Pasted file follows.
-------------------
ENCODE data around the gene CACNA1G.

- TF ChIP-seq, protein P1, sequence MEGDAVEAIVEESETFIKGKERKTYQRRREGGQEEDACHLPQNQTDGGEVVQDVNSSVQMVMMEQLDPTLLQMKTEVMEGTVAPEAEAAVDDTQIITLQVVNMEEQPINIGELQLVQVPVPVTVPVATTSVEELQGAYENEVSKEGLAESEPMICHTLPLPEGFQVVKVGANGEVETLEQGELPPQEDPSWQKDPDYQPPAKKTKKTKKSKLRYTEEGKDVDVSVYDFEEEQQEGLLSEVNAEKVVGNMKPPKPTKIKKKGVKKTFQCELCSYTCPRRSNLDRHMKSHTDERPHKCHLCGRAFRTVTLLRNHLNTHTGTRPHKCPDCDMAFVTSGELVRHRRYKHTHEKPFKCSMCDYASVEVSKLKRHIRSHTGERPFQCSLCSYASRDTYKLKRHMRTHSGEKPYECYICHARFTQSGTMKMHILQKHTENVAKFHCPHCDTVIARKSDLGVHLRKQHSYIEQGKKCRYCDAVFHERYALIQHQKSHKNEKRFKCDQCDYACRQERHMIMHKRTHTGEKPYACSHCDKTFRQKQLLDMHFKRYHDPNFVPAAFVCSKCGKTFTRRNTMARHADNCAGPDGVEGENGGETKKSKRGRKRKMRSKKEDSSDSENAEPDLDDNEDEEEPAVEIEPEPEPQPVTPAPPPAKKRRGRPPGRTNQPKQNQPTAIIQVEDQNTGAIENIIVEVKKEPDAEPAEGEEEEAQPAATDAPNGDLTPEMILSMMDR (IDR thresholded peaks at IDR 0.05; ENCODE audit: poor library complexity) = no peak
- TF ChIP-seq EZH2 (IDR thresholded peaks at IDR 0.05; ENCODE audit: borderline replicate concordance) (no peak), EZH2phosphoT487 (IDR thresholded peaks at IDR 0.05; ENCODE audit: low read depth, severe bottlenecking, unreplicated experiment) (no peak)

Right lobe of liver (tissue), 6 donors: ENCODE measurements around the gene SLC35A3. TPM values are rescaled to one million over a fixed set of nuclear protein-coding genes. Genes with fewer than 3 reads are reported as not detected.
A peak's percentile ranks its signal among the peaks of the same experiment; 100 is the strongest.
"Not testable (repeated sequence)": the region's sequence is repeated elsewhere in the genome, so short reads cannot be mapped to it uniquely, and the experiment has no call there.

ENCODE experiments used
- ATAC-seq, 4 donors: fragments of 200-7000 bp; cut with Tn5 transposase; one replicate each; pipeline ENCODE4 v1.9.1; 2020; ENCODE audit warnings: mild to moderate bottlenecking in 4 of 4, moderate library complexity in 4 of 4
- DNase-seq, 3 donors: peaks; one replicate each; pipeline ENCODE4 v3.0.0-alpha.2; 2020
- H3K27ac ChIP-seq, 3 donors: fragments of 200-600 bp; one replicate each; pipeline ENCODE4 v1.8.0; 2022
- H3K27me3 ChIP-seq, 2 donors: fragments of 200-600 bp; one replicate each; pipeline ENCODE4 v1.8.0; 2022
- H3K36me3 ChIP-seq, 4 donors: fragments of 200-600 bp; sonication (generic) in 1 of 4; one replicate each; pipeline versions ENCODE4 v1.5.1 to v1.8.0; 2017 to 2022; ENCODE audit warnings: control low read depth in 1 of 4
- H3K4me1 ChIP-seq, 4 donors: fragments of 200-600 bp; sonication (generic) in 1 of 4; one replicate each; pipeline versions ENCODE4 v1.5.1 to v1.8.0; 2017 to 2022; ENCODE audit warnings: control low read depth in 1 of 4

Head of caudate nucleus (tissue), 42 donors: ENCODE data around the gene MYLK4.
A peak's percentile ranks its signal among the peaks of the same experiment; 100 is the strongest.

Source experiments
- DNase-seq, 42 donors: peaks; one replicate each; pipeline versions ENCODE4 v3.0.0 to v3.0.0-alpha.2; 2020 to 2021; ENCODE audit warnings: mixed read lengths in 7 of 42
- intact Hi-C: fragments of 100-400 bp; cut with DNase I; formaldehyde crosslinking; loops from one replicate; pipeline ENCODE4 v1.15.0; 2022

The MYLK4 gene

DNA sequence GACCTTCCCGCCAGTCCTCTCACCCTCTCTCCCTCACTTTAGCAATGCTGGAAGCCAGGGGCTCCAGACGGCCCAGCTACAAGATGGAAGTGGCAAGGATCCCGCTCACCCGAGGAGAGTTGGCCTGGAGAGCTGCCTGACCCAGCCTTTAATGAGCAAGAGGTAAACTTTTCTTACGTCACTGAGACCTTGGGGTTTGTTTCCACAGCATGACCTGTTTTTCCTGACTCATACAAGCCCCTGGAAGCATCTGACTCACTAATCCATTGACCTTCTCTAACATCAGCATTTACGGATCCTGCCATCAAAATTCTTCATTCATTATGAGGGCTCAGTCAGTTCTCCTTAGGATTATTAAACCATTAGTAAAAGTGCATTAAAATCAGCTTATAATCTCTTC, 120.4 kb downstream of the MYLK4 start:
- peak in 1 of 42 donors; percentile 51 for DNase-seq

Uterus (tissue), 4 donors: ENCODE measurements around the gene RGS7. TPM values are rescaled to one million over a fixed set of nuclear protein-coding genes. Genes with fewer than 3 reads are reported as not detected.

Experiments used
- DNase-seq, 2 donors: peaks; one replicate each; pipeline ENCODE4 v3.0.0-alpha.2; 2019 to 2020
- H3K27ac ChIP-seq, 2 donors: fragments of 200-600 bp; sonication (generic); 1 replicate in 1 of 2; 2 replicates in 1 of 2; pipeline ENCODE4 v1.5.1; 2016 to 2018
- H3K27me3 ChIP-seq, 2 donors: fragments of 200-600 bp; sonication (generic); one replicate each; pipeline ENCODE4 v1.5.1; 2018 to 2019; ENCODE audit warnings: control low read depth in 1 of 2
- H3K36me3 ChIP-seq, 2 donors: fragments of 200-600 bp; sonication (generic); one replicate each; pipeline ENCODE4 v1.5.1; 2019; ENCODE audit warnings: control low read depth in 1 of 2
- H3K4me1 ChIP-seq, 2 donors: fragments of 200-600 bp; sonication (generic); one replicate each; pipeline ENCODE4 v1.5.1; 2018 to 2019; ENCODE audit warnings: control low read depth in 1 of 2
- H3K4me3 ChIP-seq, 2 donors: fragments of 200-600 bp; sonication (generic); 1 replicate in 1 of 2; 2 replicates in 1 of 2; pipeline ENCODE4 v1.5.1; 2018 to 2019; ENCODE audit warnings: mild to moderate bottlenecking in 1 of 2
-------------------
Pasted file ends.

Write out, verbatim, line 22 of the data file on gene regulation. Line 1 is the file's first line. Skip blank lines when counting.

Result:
Uterus (tissue), 4 donors: ENCODE measurements around the gene RGS7. TPM values are rescaled to one million over a fixed set of nuclear protein-coding genes. Genes with fewer than 3 reads are reported as not detected.